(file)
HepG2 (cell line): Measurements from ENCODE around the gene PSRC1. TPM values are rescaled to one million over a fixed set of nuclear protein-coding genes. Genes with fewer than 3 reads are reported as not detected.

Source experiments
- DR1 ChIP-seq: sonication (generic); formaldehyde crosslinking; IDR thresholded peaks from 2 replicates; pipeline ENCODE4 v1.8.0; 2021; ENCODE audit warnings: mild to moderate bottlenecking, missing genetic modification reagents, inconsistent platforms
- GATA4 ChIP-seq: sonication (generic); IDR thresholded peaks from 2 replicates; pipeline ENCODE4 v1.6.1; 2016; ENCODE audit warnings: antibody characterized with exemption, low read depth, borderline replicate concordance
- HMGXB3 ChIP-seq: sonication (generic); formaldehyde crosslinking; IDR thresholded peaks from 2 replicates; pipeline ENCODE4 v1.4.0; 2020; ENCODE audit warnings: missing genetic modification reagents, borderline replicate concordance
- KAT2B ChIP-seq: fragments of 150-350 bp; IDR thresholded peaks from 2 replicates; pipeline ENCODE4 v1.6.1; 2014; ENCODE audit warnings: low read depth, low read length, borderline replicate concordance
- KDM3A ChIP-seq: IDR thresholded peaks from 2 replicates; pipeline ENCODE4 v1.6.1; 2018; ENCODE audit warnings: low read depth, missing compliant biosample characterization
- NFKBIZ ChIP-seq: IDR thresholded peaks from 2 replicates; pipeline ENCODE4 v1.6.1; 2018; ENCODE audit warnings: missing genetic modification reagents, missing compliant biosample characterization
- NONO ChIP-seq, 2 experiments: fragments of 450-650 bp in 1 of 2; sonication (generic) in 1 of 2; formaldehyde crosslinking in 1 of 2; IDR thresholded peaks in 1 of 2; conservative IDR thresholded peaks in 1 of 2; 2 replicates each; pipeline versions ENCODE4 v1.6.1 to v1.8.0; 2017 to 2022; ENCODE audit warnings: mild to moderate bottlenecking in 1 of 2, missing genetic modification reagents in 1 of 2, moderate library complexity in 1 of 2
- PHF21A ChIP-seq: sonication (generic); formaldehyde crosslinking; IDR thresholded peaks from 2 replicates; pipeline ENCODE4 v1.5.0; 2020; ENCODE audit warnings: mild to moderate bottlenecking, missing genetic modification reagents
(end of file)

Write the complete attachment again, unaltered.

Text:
HepG2 (cell line): Measurements from ENCODE around the gene PSRC1. TPM values are rescaled to one million over a fixed set of nuclear protein-coding genes. Genes with fewer than 3 reads are reported as not detected.

Source experiments
- DR1 ChIP-seq: sonication (generic); formaldehyde crosslinking; IDR thresholded peaks from 2 replicates; pipeline ENCODE4 v1.8.0; 2021; ENCODE audit warnings: mild to moderate bottlenecking, missing genetic modification reagents, inconsistent platforms
- GATA4 ChIP-seq: sonication (generic); IDR thresholded peaks from 2 replicates; pipeline ENCODE4 v1.6.1; 2016; ENCODE audit warnings: antibody characterized with exemption, low read depth, borderline replicate concordance
- HMGXB3 ChIP-seq: sonication (generic); formaldehyde crosslinking; IDR thresholded peaks from 2 replicates; pipeline ENCODE4 v1.4.0; 2020; ENCODE audit warnings: missing genetic modification reagents, borderline replicate concordance
- KAT2B ChIP-seq: fragments of 150-350 bp; IDR thresholded peaks from 2 replicates; pipeline ENCODE4 v1.6.1; 2014; ENCODE audit warnings: low read depth, low read length, borderline replicate concordance
- KDM3A ChIP-seq: IDR thresholded peaks from 2 replicates; pipeline ENCODE4 v1.6.1; 2018; ENCODE audit warnings: low read depth, missing compliant biosample characterization
- NFKBIZ ChIP-seq: IDR thresholded peaks from 2 replicates; pipeline ENCODE4 v1.6.1; 2018; ENCODE audit warnings: missing genetic modification reagents, missing compliant biosample characterization
- NONO ChIP-seq, 2 experiments: fragments of 450-650 bp in 1 of 2; sonication (generic) in 1 of 2; formaldehyde crosslinking in 1 of 2; IDR thresholded peaks in 1 of 2; conservative IDR thresholded peaks in 1 of 2; 2 replicates each; pipeline versions ENCODE4 v1.6.1 to v1.8.0; 2017 to 2022; ENCODE audit warnings: mild to moderate bottlenecking in 1 of 2, missing genetic modification reagents in 1 of 2, moderate library complexity in 1 of 2
- PHF21A ChIP-seq: sonication (generic); formaldehyde crosslinking; IDR thresholded peaks from 2 replicates; pipeline ENCODE4 v1.5.0; 2020; ENCODE audit warnings: mild to moderate bottlenecking, missing genetic modification reagents